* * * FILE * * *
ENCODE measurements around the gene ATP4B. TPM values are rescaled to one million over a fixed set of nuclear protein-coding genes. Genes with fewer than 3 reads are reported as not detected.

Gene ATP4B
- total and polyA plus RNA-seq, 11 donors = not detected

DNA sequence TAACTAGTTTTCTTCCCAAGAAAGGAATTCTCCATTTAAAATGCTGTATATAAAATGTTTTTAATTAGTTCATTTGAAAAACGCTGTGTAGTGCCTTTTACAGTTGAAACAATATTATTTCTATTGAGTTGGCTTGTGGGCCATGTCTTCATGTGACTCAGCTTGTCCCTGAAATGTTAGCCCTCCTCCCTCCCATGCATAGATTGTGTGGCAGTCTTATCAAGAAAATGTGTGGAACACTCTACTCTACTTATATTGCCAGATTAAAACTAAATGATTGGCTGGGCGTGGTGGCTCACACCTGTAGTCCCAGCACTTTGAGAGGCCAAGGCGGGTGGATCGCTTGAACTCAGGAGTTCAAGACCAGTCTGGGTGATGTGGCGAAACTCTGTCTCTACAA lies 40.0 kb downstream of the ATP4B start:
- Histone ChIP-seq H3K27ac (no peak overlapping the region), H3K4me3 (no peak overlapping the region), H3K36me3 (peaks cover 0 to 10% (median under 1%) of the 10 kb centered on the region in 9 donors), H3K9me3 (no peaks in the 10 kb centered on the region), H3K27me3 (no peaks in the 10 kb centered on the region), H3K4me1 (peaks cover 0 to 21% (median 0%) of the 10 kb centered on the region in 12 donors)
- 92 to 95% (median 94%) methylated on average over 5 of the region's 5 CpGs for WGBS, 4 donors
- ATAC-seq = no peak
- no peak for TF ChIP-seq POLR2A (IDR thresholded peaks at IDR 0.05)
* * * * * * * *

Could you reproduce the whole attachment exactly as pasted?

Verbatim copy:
ENCODE measurements around the gene ATP4B. TPM values are rescaled to one million over a fixed set of nuclear protein-coding genes. Genes with fewer than 3 reads are reported as not detected.

Gene ATP4B
- total and polyA plus RNA-seq, 11 donors = not detected

DNA sequence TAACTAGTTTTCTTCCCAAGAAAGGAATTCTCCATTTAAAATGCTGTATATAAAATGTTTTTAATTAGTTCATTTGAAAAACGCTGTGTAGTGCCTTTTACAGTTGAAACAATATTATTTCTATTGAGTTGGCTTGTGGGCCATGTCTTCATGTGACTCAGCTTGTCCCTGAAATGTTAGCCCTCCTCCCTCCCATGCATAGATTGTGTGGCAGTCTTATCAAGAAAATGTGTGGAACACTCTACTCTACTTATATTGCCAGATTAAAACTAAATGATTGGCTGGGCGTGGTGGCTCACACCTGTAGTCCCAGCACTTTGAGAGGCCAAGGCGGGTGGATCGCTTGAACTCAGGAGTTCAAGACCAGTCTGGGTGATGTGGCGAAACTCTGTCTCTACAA lies 40.0 kb downstream of the ATP4B start:
- Histone ChIP-seq H3K27ac (no peak overlapping the region), H3K4me3 (no peak overlapping the region), H3K36me3 (peaks cover 0 to 10% (median under 1%) of the 10 kb centered on the region in 9 donors), H3K9me3 (no peaks in the 10 kb centered on the region), H3K27me3 (no peaks in the 10 kb centered on the region), H3K4me1 (peaks cover 0 to 21% (median 0%) of the 10 kb centered on the region in 12 donors)
- 92 to 95% (median 94%) methylated on average over 5 of the region's 5 CpGs for WGBS, 4 donors
- ATAC-seq = no peak
- no peak for TF ChIP-seq POLR2A (IDR thresholded peaks at IDR 0.05)